Recalling that I had read somewhere that a specialised centre for COVID was being set up in Silsand, we beat a hasty retreat, then drove north for a short way. A sign directed us towards “Woodland Lodge” and we drove down a little track, which to my delight led to a tiny pavilion and a stretch of woodland.

Andrew found some animal tracks. At first I assumed they were a dog’s, but if they were, it had gone for a walk alone. So we began to follow them. When we got down to the waterline, we found the lovely little jetty pictured at the top of the page. And though we never found the Halloween wolf… or whatever it was, all three of us very much enjoyed roaming around in the snow.

Changes

Sunrise/sunset: 07:38/ 17:29. Daylength: 9hr 50min.

I have been adding the changing daylength at the top of each post for a while now. Those who have noticed might have calculated that over the course of each week, we are losing an hour of light and gaining an hour of darkness. The rate of change is not exactly disconcerting, but it is a little disorienting. I look at the clock expecting it to be late evening and find it is only seven o’clock.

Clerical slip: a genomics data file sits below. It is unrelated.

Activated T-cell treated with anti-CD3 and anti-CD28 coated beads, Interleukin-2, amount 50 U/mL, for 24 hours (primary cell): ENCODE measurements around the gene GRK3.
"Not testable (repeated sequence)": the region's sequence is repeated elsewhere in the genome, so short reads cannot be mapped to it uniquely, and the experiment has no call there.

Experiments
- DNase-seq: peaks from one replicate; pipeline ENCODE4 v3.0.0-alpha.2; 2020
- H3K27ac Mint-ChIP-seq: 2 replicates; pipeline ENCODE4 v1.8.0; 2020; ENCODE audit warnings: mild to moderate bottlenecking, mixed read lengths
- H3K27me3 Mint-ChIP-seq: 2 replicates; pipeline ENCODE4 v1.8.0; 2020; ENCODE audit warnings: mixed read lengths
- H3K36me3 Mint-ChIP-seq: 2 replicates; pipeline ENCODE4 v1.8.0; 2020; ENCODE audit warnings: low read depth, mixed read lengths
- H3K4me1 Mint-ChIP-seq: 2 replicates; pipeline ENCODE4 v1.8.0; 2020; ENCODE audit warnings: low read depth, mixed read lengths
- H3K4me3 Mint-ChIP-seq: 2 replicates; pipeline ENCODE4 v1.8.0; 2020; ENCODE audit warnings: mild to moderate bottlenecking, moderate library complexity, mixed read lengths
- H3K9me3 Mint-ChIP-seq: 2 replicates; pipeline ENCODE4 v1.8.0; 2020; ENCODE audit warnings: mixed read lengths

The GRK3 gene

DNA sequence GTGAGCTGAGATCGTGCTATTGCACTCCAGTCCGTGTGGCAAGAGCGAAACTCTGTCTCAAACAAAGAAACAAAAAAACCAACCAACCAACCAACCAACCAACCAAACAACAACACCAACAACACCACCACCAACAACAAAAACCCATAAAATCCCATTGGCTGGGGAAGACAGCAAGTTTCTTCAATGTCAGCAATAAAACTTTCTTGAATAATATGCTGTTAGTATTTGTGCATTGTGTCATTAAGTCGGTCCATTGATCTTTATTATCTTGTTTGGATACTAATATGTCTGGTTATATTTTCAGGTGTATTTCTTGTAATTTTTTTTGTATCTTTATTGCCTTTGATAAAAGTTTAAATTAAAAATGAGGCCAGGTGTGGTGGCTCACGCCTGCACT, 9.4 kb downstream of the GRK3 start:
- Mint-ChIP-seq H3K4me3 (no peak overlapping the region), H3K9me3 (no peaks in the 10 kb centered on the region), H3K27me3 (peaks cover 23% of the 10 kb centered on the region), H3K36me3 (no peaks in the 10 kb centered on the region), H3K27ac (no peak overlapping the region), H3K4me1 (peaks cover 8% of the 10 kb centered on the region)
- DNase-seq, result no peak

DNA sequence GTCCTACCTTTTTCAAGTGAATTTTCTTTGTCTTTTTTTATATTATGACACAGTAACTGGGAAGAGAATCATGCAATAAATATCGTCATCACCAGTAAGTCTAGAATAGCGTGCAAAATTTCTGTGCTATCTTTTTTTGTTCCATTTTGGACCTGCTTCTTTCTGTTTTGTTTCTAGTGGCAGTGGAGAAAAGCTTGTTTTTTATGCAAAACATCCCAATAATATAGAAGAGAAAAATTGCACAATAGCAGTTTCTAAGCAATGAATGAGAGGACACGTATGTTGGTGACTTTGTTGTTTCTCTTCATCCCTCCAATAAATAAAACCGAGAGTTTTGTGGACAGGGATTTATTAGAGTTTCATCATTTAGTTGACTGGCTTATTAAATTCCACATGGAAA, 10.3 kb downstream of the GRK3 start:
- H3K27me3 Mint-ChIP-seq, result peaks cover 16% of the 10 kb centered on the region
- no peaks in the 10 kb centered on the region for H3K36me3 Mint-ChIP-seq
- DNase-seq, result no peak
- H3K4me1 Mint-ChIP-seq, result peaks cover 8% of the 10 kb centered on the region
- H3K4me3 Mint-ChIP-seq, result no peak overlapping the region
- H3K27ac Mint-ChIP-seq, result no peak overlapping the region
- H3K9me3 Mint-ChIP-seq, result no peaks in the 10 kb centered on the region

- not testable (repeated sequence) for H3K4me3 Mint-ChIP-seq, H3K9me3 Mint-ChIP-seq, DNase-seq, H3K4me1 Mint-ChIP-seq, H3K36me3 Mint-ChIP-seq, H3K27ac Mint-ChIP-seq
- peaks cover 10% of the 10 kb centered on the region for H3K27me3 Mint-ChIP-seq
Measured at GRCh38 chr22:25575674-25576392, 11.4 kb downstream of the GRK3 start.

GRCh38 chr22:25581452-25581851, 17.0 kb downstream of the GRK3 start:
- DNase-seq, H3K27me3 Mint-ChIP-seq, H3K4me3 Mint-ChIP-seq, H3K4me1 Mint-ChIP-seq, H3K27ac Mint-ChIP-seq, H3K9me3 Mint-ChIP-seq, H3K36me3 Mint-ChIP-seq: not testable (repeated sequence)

Sometime last week, I noticed two of the trees beside the little pond in the town centre had been decorated with lights. In the UK and in the more southerly part of Norway where I used to live, there were tasteful lights draped in the branches of the trees around Christmas, but this was something different. The whole tree, trunk and branches, seemed to be swathed in lights, and it seemed odd that there were only two. I drove home yesterday and to my delight, saw that now there were lots more trees lit up. I don’t know whether they are finished, or whether there are more to come, but Andrew, Triar and I went for a wander around the pond and it was beautiful.